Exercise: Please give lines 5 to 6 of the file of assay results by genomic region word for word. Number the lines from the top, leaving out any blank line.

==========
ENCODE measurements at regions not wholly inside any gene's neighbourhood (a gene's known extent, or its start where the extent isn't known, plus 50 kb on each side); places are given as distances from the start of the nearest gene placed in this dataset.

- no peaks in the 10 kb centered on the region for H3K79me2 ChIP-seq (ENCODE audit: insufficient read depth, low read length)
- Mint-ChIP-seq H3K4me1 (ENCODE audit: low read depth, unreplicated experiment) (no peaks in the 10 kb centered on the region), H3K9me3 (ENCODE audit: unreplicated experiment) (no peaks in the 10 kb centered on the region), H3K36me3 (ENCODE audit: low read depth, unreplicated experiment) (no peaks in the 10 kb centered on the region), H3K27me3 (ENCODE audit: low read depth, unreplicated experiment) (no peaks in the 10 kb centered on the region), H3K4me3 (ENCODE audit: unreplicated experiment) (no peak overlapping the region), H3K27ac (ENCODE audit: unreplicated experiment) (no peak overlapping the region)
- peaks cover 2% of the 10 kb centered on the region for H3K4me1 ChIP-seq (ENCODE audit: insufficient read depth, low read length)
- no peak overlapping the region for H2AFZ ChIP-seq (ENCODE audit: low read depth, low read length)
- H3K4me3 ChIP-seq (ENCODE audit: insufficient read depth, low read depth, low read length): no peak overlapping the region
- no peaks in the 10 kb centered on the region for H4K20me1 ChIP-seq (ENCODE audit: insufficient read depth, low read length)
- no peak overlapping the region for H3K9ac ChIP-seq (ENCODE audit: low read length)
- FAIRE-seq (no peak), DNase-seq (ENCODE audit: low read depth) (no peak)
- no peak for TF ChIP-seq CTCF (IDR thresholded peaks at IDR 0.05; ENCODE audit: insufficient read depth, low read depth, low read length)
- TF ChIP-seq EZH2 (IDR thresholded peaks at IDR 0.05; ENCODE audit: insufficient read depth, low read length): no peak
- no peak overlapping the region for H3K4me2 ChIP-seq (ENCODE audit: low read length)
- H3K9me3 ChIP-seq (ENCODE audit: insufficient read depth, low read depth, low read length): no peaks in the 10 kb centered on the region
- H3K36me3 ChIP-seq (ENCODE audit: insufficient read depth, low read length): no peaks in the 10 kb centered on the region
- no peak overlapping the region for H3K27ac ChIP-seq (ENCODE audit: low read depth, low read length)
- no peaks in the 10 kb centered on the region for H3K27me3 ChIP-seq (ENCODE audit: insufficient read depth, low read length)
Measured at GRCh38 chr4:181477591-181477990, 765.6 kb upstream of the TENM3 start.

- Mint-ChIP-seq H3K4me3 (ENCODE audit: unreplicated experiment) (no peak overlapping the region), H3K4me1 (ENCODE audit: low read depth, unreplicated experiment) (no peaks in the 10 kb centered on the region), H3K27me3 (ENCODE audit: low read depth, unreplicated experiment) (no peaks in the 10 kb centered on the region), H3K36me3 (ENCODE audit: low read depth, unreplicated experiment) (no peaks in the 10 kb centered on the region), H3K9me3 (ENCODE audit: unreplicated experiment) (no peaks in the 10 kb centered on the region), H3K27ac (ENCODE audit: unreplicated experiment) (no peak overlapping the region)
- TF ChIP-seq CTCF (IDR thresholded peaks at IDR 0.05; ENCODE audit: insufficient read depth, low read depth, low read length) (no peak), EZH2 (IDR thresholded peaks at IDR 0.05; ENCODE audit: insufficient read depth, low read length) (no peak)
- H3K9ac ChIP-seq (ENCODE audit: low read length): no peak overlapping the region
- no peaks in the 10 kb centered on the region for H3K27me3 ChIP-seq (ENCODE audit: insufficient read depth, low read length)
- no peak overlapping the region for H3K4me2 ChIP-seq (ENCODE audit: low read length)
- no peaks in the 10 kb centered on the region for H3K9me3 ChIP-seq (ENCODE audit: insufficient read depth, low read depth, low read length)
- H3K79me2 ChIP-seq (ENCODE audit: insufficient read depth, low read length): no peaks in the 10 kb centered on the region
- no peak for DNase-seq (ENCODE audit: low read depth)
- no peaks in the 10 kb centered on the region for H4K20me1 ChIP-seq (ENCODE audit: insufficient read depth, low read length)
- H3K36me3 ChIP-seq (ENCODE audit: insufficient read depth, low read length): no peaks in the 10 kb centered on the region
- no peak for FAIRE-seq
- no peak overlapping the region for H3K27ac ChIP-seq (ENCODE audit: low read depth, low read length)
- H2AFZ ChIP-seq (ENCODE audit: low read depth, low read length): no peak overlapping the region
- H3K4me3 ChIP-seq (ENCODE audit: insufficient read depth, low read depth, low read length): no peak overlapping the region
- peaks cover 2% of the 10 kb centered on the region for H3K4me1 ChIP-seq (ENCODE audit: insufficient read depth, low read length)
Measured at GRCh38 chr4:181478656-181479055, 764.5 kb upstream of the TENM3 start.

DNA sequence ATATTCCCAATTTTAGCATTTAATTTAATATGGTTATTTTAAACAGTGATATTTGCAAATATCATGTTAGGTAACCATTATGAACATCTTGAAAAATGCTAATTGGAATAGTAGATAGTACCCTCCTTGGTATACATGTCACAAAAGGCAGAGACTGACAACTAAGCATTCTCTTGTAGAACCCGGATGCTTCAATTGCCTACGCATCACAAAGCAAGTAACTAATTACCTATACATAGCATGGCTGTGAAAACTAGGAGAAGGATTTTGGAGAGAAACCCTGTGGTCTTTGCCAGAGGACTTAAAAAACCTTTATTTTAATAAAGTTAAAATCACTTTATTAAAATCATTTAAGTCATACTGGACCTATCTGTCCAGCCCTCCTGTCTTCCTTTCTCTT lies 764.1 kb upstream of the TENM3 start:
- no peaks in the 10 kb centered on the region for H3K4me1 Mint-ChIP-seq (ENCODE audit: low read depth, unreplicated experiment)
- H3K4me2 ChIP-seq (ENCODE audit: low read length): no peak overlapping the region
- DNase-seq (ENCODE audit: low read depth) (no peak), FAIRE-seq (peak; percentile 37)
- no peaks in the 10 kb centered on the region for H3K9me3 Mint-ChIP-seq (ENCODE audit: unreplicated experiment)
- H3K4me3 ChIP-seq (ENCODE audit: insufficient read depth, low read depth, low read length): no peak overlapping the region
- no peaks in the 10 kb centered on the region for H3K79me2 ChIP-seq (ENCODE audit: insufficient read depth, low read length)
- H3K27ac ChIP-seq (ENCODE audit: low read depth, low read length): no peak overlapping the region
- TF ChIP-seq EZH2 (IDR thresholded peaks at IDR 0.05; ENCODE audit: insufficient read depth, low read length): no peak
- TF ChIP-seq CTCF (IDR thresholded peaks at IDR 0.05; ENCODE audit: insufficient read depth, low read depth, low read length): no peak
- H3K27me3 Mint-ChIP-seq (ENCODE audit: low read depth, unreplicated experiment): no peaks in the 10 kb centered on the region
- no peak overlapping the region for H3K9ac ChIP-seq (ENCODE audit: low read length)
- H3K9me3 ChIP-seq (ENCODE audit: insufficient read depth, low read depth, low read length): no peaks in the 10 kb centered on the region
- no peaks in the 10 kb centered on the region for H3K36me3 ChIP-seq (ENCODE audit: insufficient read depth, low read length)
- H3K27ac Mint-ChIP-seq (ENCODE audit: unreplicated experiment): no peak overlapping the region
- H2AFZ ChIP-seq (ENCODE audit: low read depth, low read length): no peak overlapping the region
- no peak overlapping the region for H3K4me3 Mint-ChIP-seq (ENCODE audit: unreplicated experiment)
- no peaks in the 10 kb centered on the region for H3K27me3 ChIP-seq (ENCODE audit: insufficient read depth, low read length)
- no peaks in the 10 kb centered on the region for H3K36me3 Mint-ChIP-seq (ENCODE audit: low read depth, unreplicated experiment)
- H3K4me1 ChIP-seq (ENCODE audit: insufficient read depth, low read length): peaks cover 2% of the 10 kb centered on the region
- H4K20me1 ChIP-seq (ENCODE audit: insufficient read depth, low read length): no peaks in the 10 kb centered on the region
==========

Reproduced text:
- no peak overlapping the region for H2AFZ ChIP-seq (ENCODE audit: low read depth, low read length)
- H3K4me3 ChIP-seq (ENCODE audit: insufficient read depth, low read depth, low read length): no peak overlapping the region